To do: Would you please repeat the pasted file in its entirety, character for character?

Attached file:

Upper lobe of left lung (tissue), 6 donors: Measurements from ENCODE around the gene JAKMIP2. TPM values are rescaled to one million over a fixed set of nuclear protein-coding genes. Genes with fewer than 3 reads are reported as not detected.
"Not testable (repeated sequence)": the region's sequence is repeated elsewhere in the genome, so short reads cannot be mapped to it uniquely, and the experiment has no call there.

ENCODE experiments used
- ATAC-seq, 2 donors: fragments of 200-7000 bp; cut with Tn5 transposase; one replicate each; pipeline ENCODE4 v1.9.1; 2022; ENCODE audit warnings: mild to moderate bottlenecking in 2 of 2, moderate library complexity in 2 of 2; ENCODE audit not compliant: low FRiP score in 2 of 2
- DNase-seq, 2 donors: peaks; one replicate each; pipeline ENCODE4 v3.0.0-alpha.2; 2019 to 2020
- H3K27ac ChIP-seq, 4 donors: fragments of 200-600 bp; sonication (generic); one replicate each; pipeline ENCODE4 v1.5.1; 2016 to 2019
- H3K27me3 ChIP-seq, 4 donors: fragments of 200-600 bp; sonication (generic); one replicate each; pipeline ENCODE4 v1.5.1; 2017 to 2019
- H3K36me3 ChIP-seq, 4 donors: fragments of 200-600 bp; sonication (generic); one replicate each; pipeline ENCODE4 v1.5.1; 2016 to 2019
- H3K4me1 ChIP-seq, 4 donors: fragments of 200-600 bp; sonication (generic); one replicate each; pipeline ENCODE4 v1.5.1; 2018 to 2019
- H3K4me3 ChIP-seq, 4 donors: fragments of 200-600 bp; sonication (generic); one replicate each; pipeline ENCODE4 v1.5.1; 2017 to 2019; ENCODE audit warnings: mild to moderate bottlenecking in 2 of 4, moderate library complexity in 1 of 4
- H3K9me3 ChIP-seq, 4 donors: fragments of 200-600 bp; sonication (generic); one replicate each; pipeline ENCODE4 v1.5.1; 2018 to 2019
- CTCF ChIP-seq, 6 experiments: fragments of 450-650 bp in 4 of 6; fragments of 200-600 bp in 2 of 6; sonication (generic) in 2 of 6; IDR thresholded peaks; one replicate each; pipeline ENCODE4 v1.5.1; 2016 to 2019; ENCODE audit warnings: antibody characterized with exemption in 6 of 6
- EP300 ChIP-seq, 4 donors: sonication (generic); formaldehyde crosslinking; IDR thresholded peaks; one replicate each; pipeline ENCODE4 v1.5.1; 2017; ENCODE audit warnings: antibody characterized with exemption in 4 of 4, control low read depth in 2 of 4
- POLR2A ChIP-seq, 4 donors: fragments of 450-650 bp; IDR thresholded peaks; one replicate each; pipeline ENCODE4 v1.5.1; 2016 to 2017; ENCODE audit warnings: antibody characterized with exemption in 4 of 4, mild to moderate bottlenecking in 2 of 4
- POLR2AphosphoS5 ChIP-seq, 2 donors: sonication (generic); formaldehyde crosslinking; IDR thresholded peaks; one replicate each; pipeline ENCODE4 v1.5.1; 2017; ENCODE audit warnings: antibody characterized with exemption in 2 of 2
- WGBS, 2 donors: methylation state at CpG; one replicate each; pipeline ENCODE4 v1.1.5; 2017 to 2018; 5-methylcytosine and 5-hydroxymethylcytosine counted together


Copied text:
Upper lobe of left lung (tissue), 6 donors: Measurements from ENCODE around the gene JAKMIP2. TPM values are rescaled to one million over a fixed set of nuclear protein-coding genes. Genes with fewer than 3 reads are reported as not detected.
"Not testable (repeated sequence)": the region's sequence is repeated elsewhere in the genome, so short reads cannot be mapped to it uniquely, and the experiment has no call there.

ENCODE experiments used
- ATAC-seq, 2 donors: fragments of 200-7000 bp; cut with Tn5 transposase; one replicate each; pipeline ENCODE4 v1.9.1; 2022; ENCODE audit warnings: mild to moderate bottlenecking in 2 of 2, moderate library complexity in 2 of 2; ENCODE audit not compliant: low FRiP score in 2 of 2
- DNase-seq, 2 donors: peaks; one replicate each; pipeline ENCODE4 v3.0.0-alpha.2; 2019 to 2020
- H3K27ac ChIP-seq, 4 donors: fragments of 200-600 bp; sonication (generic); one replicate each; pipeline ENCODE4 v1.5.1; 2016 to 2019
- H3K27me3 ChIP-seq, 4 donors: fragments of 200-600 bp; sonication (generic); one replicate each; pipeline ENCODE4 v1.5.1; 2017 to 2019
- H3K36me3 ChIP-seq, 4 donors: fragments of 200-600 bp; sonication (generic); one replicate each; pipeline ENCODE4 v1.5.1; 2016 to 2019
- H3K4me1 ChIP-seq, 4 donors: fragments of 200-600 bp; sonication (generic); one replicate each; pipeline ENCODE4 v1.5.1; 2018 to 2019
- H3K4me3 ChIP-seq, 4 donors: fragments of 200-600 bp; sonication (generic); one replicate each; pipeline ENCODE4 v1.5.1; 2017 to 2019; ENCODE audit warnings: mild to moderate bottlenecking in 2 of 4, moderate library complexity in 1 of 4
- H3K9me3 ChIP-seq, 4 donors: fragments of 200-600 bp; sonication (generic); one replicate each; pipeline ENCODE4 v1.5.1; 2018 to 2019
- CTCF ChIP-seq, 6 experiments: fragments of 450-650 bp in 4 of 6; fragments of 200-600 bp in 2 of 6; sonication (generic) in 2 of 6; IDR thresholded peaks; one replicate each; pipeline ENCODE4 v1.5.1; 2016 to 2019; ENCODE audit warnings: antibody characterized with exemption in 6 of 6
- EP300 ChIP-seq, 4 donors: sonication (generic); formaldehyde crosslinking; IDR thresholded peaks; one replicate each; pipeline ENCODE4 v1.5.1; 2017; ENCODE audit warnings: antibody characterized with exemption in 4 of 4, control low read depth in 2 of 4
- POLR2A ChIP-seq, 4 donors: fragments of 450-650 bp; IDR thresholded peaks; one replicate each; pipeline ENCODE4 v1.5.1; 2016 to 2017; ENCODE audit warnings: antibody characterized with exemption in 4 of 4, mild to moderate bottlenecking in 2 of 4
- POLR2AphosphoS5 ChIP-seq, 2 donors: sonication (generic); formaldehyde crosslinking; IDR thresholded peaks; one replicate each; pipeline ENCODE4 v1.5.1; 2017; ENCODE audit warnings: antibody characterized with exemption in 2 of 2
- WGBS, 2 donors: methylation state at CpG; one replicate each; pipeline ENCODE4 v1.1.5; 2017 to 2018; 5-methylcytosine and 5-hydroxymethylcytosine counted together